For example, the mall grants free admission on family-friendly movie showings every Saturday morning at the Theatres at Mall of America. The movies are announced ahead of time on Facebook—on Jan. 16, for instance, visitors got to see Lassie. On Jan. 23, it was Kung Fu Panda. The logic is that people will come in for the free movie screening, but then might spend a little money at the mall’s shops and restaurants.
In another example, during 2009’s Black Friday, the mall featured a Lucky Bag contest—the first 300 people who lined up at the center’s Rotunda after the property opened its doors at 6:00 a.m. received a bag containing a $25 Mall of America gift card and a Mall of America coupon book. In addition, about two dozen of the bags also contained special tickets that entitled their recipients to an upgraded gift bag, filled with products ranging from $500 to $5,000 in value.
The swag included merchandise from some of the mall’s retailers, tickets to entertainment events, spa packages and trips to Las Vegas, Mexico and the U.S. Virgin Islands. The event, which was promoted on the Mall of America Facebook page and on Twitter, attracted about 3,000 people, some of whom lined up for a chance to get the Lucky Bags at 2:00 a.m.
Another high-profile event involved a December book signing by Republican 2008 vice presidential nominee Sarah Palin. Palin’s appearance not only drew traffic to the center—by some accounts, the line of people anxious to meet her stretched all the way outdoors—but provided a sales boost for the mall’s Barnes & Noble.
Customers who purchased a copy of Palin’s book from the on-site store received a special wristband that gained them admission into the autograph line. The event received a lot of attention from local media outlets and was a big hit on the. During the same month, the Mall served as host for the 2010 U.S. Olympic Women’s Ice Hockey Team. Members of the team were announced in the Rotunda, after which they were available for autograph signings.
The Mall has also been trying to offer its guests value packages built around various holidays. For example, over the Valentine’s Day weekend this year, the center offered those who bought two tickets to “Valentine’s Day” at the Theatres at the Mall of America a $20 package including popcorn, a bottle of wine, a box of chocolates, a rose, two tickets to the House of Comedy and a gift card to an on-site restaurant. Meanwhile, those heading to the Underwater Adventures Aquarium would find its 300-foot tunnel lined with tables for two. Guests who made reservations got a tour of the aquarium and a three-course dinner, along with complementary champagne and two movie tickets to the Theaters at the Mall of America.
All of the above events were promoted through the Mall’s Facebook and Twitter pages, as well as through other media sources.
“We used our [attractions] to help our retail tenants, particularly during the long winter, to bring people back and make sure our retailers had enough customers,” Bausch says.
The right stuff
Nevertheless, the Mall has faced some challenges in the past year. Even prior to 2009, the Mall’s ownership, Edmonton, Alberta-based Triple Five Corp., began to look at ways to cut expenditures as it became clear the retail market was in for a huge dip, Bausch says.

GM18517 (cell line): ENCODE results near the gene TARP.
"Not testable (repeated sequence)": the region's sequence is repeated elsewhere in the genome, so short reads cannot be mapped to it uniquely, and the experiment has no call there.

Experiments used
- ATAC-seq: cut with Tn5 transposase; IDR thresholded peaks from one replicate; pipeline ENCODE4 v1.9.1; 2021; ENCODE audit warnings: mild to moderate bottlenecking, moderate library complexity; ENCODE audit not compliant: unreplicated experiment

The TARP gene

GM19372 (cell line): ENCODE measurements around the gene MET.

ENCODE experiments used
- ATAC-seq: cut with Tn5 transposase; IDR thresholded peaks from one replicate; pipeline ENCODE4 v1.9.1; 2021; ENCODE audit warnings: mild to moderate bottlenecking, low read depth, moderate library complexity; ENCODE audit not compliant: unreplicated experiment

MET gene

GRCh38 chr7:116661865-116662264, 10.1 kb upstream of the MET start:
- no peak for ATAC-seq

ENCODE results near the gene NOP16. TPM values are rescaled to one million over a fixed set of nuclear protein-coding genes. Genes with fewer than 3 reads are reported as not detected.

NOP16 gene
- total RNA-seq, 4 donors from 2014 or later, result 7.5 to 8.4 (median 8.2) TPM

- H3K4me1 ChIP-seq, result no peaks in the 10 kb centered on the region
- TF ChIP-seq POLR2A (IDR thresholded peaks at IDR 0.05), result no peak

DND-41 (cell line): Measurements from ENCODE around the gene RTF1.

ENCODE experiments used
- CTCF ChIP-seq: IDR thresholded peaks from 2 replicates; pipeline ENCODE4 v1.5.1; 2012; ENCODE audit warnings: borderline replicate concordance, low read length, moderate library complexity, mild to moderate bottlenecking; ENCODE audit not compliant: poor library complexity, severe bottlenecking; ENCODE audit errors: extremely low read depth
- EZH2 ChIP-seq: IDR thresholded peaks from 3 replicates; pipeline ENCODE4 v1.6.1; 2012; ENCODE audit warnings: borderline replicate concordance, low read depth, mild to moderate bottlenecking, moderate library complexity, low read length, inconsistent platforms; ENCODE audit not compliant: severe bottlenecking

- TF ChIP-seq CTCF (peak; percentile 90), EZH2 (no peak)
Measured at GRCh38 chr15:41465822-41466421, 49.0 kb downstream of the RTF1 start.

The company instituted a salary freeze...
...for the year and tried to minimize health care costs by organizing wellness education events for employees, including yoga classes and a smoking cessation program. When vending contracts came up, everyone was encouraged to negotiate as hard as they could to lower prices. Though there have been no layoffs, the Mall’s management tried to shuffle workers’ schedules to further trim its budget.
In addition, Bausch admits some tenants approached the management with rent relief requests as they couldn’t meet their performance expectations in a down economy. The Mall of America had to grant some of those requests, though the management team first spent a lot of time with the retailers looking at their operations and marketing efforts and trying to figure out new ways to drive sales.
The measures seemed to have helped—though the Mall’s owners don’t release official numbers, Bausch estimates the occupancy rate at the Mall is currently at about 95 percent, within its historical range. But both the business development team and theteam are aggressively searching for new concepts that would work with the center’s demographic and image to make sure that if any spaces become available they are not leased haphazardly to the first taker.
“Sometimes it’s easier to just lease the space, but you have to get the tenant [your customers] want,” Bausch notes. “That’s the first thing, because if you have the right mix of tenants, you are golden. We read everything we can get our hands on, we do research constantly to see who our customers are, who is our most productive demographic and what they are looking for. And then we look at who are the new tenants out there and can they fill that need?”
For example, last year, Bausch saw a newspaper story about Mattel Inc. partnering with department store chain Bloomingdale’s to open Barbie shops inside Bloomingdale’s locations for the doll’s 50th anniversary. She reached out to the company and Mattel ended up opening a pop-up shop at the Mall of America in the fall of last year. The pop-up proved successful enough that Mattel is now thinking of taking a permanent location at the center.
The mall also spent close to 10 years trying to bring in the American Girl Store, but the timing was never right. Finally, in November of last year, the company opened its first store at the Mall of America. “If you know something would be right for your mall, you just have to keep going at it.” Bausch notes.
Overall, she advises mall owners not to skip on any expenses that would impact the quality of service at their center. “I certainly think that if you cut in critical areas, it will come back to bite you,” she says.
The mall’s performance in the last year certainly goes to show that expensive can be cheap.